You would have been shocked to tell me that I could make healthy, crunchy, tender bread at home using only a handful of ingredients. Baking bread requires a special mixer and oven. My eyes would glaze over if I had to say that. Now, I do this same alchemy every day in my kitchen: turning three simple ingredients into healthy Sourdough starter bread. How can one start the journey to making homemade naturally leavened bread? You start by making a starter sourdough from scratch.
What is a starter sourdough?
A sourdough starter, which is a mixture between flour and water, contains a stable mix of beneficial bacteria and wild yeasts. The starter is maintained by regular feedings or refreshments. It is used to make new bread dough and leaven it. A starter is essential for successful sourdough baking. Home bakers with changing kitchen conditions will need to learn how to properly care for it.
These are some helpful tools for making a starter sourdough
Here’s a list of the tools I use to bake sourdough. It has been vetted over many years. This is where I list the tools I consider necessary to get started.
Weck glass jar
Keep at least two clean containers on hand. These Weck jars, #743, 3/4-liter jars, are my favorite. They taper towards the top, making stirring easy, and don’t have any difficult-to-clean edges or lips. The glass lid can be used without the rubber seal and clips provided. This allows moisture and heat to stay inside. Glass jars are best because you can see the fermentation process as it happens.
I use a small, firm spatula to do my feedings. It is sturdy and easy to clean with sponge. If things get messy you can also run it through the dishwasher.
A kitchen scale is essential and ensures accuracy in measuring the flour required for each starter refreshment. It is difficult to measure flour volume accurately because the flour in a cup may vary. It’s also a good idea for baking to learn how to use a scale to weigh ingredients.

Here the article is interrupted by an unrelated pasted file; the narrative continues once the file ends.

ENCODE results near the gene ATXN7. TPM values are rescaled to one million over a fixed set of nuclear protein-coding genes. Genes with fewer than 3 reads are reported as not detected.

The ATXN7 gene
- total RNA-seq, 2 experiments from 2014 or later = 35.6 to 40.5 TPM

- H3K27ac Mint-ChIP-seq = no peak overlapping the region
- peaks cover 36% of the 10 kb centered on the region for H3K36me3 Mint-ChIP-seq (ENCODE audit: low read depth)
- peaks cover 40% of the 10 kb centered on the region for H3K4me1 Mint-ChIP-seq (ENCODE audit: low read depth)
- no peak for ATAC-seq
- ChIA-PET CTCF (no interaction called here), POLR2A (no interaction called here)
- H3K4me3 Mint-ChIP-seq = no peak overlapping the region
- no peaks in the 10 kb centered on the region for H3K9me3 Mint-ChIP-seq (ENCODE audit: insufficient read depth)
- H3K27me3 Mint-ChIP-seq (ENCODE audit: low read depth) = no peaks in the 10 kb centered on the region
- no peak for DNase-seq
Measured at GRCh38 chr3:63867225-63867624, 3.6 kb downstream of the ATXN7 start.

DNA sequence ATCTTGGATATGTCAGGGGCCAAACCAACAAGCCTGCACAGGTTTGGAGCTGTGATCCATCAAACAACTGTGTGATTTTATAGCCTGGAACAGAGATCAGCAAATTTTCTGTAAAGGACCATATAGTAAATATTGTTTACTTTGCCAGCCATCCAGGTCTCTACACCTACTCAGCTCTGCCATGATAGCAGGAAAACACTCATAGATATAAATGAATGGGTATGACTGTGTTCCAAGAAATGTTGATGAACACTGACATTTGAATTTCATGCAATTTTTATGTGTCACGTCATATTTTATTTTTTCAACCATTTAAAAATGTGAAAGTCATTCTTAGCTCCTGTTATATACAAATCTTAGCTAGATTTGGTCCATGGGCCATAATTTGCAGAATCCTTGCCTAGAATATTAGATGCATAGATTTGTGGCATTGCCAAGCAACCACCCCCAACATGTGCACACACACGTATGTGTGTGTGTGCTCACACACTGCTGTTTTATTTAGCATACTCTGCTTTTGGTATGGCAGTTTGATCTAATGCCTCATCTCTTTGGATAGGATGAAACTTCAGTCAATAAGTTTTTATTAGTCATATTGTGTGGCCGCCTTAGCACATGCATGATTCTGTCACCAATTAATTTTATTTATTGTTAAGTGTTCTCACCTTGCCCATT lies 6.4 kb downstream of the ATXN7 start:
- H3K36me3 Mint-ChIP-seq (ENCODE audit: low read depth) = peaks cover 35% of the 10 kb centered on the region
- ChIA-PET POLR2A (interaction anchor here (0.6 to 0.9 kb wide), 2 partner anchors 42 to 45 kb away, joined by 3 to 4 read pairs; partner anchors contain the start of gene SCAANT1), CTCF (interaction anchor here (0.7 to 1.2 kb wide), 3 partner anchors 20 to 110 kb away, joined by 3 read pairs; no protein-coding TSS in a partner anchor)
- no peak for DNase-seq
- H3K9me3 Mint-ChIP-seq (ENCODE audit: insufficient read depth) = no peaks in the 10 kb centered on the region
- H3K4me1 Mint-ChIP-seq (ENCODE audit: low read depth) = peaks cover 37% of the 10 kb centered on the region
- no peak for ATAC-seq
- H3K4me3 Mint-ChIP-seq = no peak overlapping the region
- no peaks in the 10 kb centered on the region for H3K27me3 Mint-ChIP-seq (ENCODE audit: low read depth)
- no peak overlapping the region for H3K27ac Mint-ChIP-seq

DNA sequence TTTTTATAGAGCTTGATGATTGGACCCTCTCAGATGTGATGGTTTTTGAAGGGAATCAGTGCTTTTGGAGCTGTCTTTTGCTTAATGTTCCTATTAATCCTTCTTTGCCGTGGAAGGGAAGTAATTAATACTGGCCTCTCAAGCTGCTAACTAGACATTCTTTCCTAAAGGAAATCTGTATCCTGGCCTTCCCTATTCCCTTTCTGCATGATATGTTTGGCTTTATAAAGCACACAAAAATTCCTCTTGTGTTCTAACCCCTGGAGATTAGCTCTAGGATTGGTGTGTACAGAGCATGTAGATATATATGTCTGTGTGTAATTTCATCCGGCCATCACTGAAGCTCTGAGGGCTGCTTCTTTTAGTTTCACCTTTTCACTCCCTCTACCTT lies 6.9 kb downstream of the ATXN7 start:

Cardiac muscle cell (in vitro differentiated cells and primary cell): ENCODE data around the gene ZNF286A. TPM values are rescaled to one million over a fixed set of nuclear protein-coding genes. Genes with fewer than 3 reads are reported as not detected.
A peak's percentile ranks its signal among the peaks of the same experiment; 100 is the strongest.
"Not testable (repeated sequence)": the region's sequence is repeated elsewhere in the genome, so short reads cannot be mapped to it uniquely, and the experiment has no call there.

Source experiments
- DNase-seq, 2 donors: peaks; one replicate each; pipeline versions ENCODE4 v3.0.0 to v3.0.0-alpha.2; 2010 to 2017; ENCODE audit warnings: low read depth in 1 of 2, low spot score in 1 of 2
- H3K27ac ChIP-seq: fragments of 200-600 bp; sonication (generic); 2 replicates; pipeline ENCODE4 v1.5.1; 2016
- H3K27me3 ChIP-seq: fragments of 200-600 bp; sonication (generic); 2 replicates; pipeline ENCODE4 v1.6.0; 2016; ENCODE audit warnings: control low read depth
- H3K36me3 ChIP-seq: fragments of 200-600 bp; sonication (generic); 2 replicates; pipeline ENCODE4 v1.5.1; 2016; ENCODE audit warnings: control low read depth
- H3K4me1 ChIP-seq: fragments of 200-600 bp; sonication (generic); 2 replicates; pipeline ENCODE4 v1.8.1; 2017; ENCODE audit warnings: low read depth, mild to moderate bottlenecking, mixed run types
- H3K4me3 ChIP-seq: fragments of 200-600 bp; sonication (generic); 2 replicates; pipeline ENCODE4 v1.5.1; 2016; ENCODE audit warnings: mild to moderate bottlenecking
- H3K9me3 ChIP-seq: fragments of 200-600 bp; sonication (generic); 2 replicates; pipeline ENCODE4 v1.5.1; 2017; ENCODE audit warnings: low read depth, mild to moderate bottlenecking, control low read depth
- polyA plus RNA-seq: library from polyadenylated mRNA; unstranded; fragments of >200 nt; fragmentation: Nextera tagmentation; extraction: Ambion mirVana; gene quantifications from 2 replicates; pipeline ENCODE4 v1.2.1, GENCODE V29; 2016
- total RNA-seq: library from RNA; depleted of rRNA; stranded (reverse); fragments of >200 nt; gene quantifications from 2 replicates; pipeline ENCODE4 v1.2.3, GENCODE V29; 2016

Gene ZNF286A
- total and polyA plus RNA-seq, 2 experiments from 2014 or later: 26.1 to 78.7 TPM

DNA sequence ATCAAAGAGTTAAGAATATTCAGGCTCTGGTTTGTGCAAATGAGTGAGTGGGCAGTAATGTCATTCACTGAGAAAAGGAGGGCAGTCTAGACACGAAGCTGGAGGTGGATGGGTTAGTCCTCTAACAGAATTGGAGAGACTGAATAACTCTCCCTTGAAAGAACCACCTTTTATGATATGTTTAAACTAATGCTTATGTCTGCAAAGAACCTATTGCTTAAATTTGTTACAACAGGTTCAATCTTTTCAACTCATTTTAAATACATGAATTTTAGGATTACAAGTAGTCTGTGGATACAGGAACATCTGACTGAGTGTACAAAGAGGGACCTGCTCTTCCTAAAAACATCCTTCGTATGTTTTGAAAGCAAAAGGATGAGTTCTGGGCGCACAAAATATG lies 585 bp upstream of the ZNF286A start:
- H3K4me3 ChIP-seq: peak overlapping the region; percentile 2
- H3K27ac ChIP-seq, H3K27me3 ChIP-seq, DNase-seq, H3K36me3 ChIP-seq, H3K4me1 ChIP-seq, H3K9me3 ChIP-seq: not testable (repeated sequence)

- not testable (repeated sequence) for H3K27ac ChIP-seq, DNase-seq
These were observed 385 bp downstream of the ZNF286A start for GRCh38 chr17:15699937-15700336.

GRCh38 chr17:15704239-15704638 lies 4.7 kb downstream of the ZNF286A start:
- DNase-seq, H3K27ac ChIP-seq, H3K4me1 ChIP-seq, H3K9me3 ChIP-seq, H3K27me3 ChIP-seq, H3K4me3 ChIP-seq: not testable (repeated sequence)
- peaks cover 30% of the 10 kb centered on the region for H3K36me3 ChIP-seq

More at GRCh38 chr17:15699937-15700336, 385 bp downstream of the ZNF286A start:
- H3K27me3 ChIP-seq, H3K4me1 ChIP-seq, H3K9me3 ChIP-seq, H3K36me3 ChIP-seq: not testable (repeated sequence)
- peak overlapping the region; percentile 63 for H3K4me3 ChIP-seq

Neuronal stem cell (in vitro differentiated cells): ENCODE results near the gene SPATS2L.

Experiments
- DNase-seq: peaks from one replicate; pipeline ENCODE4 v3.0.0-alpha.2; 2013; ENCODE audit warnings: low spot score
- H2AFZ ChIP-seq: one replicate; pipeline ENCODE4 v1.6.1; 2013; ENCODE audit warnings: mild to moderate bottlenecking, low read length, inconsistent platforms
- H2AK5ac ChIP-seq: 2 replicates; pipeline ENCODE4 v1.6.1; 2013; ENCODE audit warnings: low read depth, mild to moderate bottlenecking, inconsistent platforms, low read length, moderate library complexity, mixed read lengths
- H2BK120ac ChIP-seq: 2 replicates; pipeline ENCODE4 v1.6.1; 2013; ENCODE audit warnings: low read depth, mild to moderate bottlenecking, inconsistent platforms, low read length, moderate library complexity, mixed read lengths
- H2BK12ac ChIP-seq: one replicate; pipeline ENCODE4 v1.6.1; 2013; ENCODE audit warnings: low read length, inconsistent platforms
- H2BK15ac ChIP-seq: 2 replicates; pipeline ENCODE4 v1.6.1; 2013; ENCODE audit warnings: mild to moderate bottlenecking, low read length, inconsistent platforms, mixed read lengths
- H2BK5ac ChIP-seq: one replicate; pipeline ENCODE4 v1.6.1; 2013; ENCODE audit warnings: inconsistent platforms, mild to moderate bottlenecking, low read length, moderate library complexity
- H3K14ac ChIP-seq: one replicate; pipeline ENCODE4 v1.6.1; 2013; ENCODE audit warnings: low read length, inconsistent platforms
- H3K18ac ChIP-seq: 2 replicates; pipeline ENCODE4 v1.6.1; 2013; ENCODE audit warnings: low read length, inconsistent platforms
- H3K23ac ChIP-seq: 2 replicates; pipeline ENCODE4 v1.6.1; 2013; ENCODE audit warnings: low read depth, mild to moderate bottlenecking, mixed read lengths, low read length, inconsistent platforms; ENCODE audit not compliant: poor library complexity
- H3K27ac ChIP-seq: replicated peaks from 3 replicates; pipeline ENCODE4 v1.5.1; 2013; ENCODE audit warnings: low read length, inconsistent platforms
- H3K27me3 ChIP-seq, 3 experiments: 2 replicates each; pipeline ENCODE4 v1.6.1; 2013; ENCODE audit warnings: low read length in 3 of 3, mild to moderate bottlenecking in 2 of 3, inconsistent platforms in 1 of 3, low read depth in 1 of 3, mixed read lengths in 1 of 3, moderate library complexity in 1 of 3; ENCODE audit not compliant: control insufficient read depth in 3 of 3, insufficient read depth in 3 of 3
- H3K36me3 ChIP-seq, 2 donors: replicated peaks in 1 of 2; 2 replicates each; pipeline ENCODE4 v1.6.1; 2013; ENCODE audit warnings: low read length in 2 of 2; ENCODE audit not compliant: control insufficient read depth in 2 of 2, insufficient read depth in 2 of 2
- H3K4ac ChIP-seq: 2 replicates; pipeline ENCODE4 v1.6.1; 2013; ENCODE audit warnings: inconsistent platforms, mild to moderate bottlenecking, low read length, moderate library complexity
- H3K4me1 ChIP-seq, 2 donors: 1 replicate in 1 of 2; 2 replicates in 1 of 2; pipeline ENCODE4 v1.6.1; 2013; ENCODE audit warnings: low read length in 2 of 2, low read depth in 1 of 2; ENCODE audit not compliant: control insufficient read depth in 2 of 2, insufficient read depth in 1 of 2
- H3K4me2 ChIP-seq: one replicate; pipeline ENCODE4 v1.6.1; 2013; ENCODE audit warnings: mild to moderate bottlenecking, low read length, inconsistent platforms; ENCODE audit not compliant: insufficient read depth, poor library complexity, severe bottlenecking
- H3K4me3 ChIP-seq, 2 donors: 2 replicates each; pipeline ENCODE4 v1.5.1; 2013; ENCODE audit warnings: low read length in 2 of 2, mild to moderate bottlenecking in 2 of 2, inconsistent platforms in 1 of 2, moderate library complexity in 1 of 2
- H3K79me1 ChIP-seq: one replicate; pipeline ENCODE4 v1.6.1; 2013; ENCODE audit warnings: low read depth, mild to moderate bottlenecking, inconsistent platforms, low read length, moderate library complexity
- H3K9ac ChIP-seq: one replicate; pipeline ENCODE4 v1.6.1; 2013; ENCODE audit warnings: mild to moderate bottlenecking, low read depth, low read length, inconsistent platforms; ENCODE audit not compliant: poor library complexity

The fermentation process can be accelerated by using whole grain (“dark”) Rye flour. Rye flour has more nutrients than white flour and can help to kickstart the fermentation process. A good quality organic whole grain will work fine if you don’t have any rye flour.
All-purpose, unbleached white flour
My starter has been around for 10+ years. As I explained in my post about how I feed my starter (refresh it) these days, I usually refresh it with 70% all purpose flour (or bread flour), and 30% whole wheat flour. This mix is great because it gives you the fermentation boost of whole-grain flour, and the higher gas-trapping and gluten strength from the white flour. This allows me to spot signs of fermentation throughout the day. It is also a good compromise because it uses just enough whole grains so that my starter doesn’t become too acidic too fast.
A thermometer that can be read instantly will monitor the temperature of your starter to ensure it is in the right range for growing fermentation activity.
Stgarter refreshment schedule